Dublin is set to have an impressive new metro system
Dublin is an electric city. As tourism continues to boom and jobs are aplenty – in recent years, as we see the final shards of the Irish Recession fade into the background – Dublin is more prosperous than ever.
Streets are abuzz, and even though affordable housing is a major huddle currently topping agendas across the country, it seems like more and more people are making the move to Dublin city.
With over 1.3million people living and working across the city and county of the capital, and small city vibes catapulting traffic congestion above any level of normalcy, citizens have cried out for improved transport in and around the city.
Government and private plans for an underground rail service are on the cards, and here is what we know so far!
Dublin’ Current Transport System
There are three major types of transport in Dublin as it stands.
The DART (Dublin Area Rapid Transit) stretches across the coast of Dublin, linking the Northside to the Southside of the city. It goes as far as Greystones in neighbouring County Wicklow and links up to the seaside villages of Howth and Malahide on the Northside of the city.
Over 80,000 people use this mode of transport every day. As of January 2018, a new and improved timetable with more regular services was introduced.
Dublin’s classic mode of transport is the bus. There are over 110 cross-city bus routes in Dublin, as well as a selection of night buses. Bus Éireann services connect Dublin to the rest of the county and tour buses are a pretty popular feat, too.
The Luas is Dublin’s newest transport link, which has only recently finished its expansion. An estimated 90,000 use Luas services daily. This overground light rail, or tram, now has two lines which connect.
The Red Line “runs in an east-west direction through the city centre, north of the River Liffey, before travelling southwest to Tallaght”.
The Green Line runs from Brides Glen through the Southside of Dublin, into the city and on to the Northside (connecting up with the Red Line) and running all the way to Broombridge.
So, what’s new? This week, CEO of Dublin Metro Services took to the airwaves to discuss the new suggested plan for the future of Dublin transport.
Speaking on Newstalk, Jed van der Poll expressed the new initiative which would introduce a much anticipated Dublin underground rail system in the city, as early as 2025. The project would see lines run across Rathfarnham, Ashbourne, Adamstown Swords, Donaghmede and Blanchardstown, to name but a few.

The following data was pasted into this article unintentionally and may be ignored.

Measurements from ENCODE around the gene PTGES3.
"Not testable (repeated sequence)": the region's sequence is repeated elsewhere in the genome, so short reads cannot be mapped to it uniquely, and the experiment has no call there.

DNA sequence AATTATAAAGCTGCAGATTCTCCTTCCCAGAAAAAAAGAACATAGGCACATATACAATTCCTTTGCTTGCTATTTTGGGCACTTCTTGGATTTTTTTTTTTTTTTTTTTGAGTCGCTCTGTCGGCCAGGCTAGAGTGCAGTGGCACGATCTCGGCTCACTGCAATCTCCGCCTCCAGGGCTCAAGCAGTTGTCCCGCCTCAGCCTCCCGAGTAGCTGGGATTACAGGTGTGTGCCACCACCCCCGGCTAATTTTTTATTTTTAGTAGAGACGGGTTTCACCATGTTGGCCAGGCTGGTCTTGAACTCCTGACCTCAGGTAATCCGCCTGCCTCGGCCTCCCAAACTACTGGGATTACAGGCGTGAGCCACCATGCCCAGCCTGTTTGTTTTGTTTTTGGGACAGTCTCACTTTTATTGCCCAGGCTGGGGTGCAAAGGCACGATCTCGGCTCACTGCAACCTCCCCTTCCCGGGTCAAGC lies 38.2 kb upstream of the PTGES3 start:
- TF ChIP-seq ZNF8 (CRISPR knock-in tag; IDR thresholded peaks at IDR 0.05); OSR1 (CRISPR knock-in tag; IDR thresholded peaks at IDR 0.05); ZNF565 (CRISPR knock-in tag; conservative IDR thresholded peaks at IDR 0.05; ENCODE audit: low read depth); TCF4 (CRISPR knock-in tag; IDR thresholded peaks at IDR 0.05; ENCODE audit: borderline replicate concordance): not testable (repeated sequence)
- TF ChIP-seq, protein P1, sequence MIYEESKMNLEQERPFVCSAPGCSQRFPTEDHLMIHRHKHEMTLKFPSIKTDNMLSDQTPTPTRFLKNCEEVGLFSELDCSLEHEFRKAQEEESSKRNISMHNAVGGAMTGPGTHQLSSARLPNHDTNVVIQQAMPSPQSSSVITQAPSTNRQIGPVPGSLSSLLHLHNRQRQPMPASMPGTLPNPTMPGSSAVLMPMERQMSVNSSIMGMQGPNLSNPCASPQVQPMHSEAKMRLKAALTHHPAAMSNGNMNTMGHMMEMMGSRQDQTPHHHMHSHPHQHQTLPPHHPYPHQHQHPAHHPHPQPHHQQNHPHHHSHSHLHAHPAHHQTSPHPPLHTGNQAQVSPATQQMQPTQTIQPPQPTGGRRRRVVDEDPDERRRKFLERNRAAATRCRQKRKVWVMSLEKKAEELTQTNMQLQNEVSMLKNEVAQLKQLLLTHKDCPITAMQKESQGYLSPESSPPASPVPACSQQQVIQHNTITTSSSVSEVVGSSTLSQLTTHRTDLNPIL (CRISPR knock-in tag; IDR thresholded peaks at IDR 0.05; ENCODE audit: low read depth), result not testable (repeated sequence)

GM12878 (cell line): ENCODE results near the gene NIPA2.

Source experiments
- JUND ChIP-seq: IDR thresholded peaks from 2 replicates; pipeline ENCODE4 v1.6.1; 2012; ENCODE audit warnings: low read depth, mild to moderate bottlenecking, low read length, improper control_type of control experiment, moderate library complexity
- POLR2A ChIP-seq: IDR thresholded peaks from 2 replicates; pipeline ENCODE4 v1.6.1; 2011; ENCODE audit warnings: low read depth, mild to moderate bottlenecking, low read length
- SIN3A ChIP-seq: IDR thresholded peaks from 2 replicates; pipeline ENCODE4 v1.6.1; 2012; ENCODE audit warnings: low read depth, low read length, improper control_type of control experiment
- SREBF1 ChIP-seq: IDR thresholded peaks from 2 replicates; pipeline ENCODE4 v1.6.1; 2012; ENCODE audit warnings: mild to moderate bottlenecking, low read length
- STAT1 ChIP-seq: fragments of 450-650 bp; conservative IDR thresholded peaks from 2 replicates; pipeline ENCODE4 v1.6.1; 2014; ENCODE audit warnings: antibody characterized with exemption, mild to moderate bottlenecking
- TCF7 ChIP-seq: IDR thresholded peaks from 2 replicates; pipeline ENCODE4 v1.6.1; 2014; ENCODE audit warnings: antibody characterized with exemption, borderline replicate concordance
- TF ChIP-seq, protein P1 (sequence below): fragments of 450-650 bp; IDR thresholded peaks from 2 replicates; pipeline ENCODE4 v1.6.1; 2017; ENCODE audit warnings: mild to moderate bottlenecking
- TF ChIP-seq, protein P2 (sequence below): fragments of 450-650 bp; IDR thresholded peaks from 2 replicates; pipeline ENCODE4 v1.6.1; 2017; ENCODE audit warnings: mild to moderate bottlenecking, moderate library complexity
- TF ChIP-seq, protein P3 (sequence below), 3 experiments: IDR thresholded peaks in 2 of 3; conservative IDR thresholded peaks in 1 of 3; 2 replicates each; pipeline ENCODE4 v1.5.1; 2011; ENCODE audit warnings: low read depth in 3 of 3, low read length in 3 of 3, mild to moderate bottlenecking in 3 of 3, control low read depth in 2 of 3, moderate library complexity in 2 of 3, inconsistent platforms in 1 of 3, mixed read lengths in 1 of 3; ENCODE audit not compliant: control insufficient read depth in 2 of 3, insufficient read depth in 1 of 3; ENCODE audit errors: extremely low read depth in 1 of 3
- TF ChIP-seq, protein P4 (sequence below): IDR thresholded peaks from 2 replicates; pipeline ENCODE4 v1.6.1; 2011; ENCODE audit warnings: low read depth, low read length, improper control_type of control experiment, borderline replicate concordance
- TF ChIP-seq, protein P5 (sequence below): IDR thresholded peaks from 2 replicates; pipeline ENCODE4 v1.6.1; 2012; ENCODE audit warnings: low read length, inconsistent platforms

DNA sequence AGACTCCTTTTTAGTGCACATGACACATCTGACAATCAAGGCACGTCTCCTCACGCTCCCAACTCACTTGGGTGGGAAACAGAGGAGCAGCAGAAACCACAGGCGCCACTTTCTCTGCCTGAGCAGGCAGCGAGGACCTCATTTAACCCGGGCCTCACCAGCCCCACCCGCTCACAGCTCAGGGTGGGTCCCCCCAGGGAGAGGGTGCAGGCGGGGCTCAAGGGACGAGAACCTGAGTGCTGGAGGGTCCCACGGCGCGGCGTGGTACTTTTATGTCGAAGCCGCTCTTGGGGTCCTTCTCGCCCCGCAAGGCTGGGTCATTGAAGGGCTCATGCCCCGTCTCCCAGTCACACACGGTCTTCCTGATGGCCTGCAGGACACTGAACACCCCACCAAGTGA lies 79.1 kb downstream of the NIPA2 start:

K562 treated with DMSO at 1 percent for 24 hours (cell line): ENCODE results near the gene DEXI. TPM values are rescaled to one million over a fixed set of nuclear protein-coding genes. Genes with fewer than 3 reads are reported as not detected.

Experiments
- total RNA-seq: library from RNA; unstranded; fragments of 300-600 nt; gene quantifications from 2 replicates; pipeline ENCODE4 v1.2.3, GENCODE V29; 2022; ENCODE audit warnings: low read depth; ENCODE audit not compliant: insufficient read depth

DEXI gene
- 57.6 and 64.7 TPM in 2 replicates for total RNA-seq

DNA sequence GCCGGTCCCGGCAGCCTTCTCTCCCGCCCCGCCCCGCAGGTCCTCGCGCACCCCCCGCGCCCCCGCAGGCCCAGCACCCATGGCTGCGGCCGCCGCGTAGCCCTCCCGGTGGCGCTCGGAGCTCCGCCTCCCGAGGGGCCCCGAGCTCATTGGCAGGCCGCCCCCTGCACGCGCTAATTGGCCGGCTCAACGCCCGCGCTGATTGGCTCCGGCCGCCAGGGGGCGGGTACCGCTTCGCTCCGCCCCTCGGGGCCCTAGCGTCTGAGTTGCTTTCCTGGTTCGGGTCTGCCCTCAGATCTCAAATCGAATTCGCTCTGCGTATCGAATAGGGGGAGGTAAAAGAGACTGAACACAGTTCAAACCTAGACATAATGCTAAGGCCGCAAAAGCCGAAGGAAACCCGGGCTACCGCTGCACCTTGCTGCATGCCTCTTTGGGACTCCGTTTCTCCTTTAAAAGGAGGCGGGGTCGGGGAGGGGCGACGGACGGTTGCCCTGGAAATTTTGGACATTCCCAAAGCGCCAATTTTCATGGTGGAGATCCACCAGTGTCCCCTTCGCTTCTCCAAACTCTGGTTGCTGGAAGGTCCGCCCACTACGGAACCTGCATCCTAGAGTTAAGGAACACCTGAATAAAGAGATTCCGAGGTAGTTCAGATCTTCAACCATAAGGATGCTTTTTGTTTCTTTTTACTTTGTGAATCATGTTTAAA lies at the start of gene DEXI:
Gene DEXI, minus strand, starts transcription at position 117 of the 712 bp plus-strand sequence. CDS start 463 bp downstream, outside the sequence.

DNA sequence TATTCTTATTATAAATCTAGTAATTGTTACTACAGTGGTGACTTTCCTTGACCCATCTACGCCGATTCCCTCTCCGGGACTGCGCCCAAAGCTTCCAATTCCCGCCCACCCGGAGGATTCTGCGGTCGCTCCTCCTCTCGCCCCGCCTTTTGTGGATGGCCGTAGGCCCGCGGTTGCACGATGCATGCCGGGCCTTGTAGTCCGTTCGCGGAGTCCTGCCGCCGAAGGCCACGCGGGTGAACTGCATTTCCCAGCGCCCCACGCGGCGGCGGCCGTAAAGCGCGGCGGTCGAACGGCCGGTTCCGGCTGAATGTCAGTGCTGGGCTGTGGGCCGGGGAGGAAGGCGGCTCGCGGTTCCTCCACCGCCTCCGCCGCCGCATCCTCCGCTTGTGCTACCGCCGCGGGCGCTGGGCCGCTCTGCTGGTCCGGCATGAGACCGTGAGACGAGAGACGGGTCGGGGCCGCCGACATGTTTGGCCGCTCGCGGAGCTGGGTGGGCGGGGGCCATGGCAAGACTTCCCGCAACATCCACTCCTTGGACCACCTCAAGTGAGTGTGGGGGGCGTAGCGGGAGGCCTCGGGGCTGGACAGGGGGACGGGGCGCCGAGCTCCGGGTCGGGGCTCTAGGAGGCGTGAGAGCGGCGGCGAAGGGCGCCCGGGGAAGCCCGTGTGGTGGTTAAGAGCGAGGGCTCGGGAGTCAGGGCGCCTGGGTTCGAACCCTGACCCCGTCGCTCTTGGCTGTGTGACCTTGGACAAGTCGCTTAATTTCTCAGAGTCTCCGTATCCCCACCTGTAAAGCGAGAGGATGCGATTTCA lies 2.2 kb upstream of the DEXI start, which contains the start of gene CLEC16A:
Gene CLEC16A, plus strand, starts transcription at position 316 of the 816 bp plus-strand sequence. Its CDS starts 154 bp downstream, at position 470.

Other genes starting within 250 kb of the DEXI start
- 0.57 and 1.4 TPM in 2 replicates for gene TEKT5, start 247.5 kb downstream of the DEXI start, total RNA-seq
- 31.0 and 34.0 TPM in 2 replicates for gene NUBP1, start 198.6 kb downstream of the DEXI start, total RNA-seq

It was suggested that these new transport hubs – 19 to be exact – would link up existing Luas, Dart and Bus links, enhancing functionality and efficiency across Dublin’s transport system.
Based the underground Metro plans, which were designed in Madrid by architect Manuel Melis Maynar, this seems to be the most efficient, affordable and forward-thinking plan to propel Dublin transport into the future.
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What Will It Cost Us?
So another transport expansion, you say. What will it cost us, you say. Well, as a matter of fact, if all goes ahead to plan, as stated recently by the CEO of Dublin Metro Services: not a cent.
According to CEO, Jed van der Poll, there is a private investor(s) backing this scheme, and the project, which should cost in and around €9 billion euros, is to be paid by private financing.
What’s the Downside?
Although most of the route will live underground, there will be a fair portion on street level, and with a project as mighty as this is due to be, one thing we can be sure of is severe disruption to traffic flow and local businesses.
This, however, is unavoidable. It is going to happen at some time or other, and all we can hope for it that is dealt with as swiftly and sensitively as possible.
Last year, rumours circulated that some Southside homes and apartment complexes would be in the firing line and could potentially be demolished as the tracks go down, but this has yet to be set in stone.
When Can We Expect It?
All in all, the Dublin Metro is part of Government’s Ireland 2040 infrastructure plan and is certain to happen. The recent statements by Jed van der Poll suggest, however, that we may see completion as early as 2025, and for not a cent of tax payer’s money.